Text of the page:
Wednesday, August 10, 2011

Haptic robot (clinical pronunciation) therapy?

Clip art: Clker
Leave it to the Italians to figure out how to do therapy with a "haptically endowed" robot! (There are, of course, occasions when one would prefer a hug or back rub from a robot, rather than the therapist or instructor at hand!) The character on the EHIEP logo, which we affectionately refer to as "EH-bot" was designed to embody the personna of a fun-loving, "hapticobot." The EHIEP system requires consistent, precise pedagogical movement patterns that are haptically anchored in the visual field. Another of the HICP pedagogical acronyms is: MAPLE (Maximally Attentive, Physically Laid back Engagement). Both the precision of robot-like gestures and the therapeutic (relaxed, confident) felt sense of the haptic anchoring contribute greatly to the efficacy of the system.

Students often report that just doing the vowels and fluency protocols can be very therapeutic. One of the serious misconceptions in pronunciation teaching is that motivation, "pedagogical gesticulation" (such as dance or drama) and enthusiasm are always positives. Nothing could be further from the truth. Research cited in earlier posts showed convincingly that effective kinesthetic learning (which is the essence of pronunciation learning) is highly sensitive to distraction. In other words, it can be difficult to remember a sound or movement that was embedded in too many "fun and games." (Lexical items or terms, on the other hand, seem to survive a little better.) Turns out, EH-bot (the hapticobot) may be a surprisingly good model and deliverer of both quality pronunciation input--and appropriately enabling warm fuzzies--after all. Perhaps a more Italian moniker is in order? EH-Botticelli, it is!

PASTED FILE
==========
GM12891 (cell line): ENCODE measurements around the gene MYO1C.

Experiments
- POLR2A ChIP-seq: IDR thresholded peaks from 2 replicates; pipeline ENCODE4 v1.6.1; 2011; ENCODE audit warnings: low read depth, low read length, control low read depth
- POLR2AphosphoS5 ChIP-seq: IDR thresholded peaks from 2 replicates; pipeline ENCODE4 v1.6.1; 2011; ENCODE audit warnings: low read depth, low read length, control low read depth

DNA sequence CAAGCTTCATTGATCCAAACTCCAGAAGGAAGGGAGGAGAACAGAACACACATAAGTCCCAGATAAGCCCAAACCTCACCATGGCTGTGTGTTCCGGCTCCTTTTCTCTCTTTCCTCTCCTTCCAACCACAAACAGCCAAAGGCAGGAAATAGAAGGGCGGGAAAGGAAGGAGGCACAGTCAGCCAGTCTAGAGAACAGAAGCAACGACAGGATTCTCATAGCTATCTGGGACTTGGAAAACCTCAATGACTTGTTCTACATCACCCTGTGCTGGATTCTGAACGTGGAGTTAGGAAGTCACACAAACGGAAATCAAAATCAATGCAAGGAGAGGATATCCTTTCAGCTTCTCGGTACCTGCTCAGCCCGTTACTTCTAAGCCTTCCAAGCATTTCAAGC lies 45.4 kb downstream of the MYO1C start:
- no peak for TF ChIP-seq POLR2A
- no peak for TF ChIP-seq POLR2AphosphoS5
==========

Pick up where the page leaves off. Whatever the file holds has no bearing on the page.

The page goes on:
1 comment:

Bill Acton said...

Here is a video of a slightly rusty EH-Bot who has the right idea . . .

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